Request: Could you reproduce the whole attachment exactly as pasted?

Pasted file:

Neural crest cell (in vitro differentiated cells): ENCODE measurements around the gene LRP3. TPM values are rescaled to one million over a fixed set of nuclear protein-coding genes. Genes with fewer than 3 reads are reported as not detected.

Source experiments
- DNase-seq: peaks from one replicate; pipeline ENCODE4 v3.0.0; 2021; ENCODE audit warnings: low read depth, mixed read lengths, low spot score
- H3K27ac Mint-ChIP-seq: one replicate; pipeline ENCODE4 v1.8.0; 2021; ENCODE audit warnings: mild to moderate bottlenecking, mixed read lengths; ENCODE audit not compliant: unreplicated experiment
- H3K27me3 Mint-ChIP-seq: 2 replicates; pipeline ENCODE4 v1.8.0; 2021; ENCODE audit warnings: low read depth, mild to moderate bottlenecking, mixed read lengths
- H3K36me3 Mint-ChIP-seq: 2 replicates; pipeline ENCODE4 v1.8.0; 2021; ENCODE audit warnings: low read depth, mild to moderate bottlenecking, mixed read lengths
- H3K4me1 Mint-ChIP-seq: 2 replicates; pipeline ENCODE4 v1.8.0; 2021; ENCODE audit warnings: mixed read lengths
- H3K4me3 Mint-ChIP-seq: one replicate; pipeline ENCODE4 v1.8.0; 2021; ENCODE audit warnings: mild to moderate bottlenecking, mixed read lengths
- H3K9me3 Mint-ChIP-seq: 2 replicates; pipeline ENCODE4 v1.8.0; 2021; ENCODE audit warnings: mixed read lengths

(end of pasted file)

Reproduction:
Neural crest cell (in vitro differentiated cells): ENCODE measurements around the gene LRP3. TPM values are rescaled to one million over a fixed set of nuclear protein-coding genes. Genes with fewer than 3 reads are reported as not detected.

Source experiments
- DNase-seq: peaks from one replicate; pipeline ENCODE4 v3.0.0; 2021; ENCODE audit warnings: low read depth, mixed read lengths, low spot score
- H3K27ac Mint-ChIP-seq: one replicate; pipeline ENCODE4 v1.8.0; 2021; ENCODE audit warnings: mild to moderate bottlenecking, mixed read lengths; ENCODE audit not compliant: unreplicated experiment
- H3K27me3 Mint-ChIP-seq: 2 replicates; pipeline ENCODE4 v1.8.0; 2021; ENCODE audit warnings: low read depth, mild to moderate bottlenecking, mixed read lengths
- H3K36me3 Mint-ChIP-seq: 2 replicates; pipeline ENCODE4 v1.8.0; 2021; ENCODE audit warnings: low read depth, mild to moderate bottlenecking, mixed read lengths
- H3K4me1 Mint-ChIP-seq: 2 replicates; pipeline ENCODE4 v1.8.0; 2021; ENCODE audit warnings: mixed read lengths
- H3K4me3 Mint-ChIP-seq: one replicate; pipeline ENCODE4 v1.8.0; 2021; ENCODE audit warnings: mild to moderate bottlenecking, mixed read lengths
- H3K9me3 Mint-ChIP-seq: 2 replicates; pipeline ENCODE4 v1.8.0; 2021; ENCODE audit warnings: mixed read lengths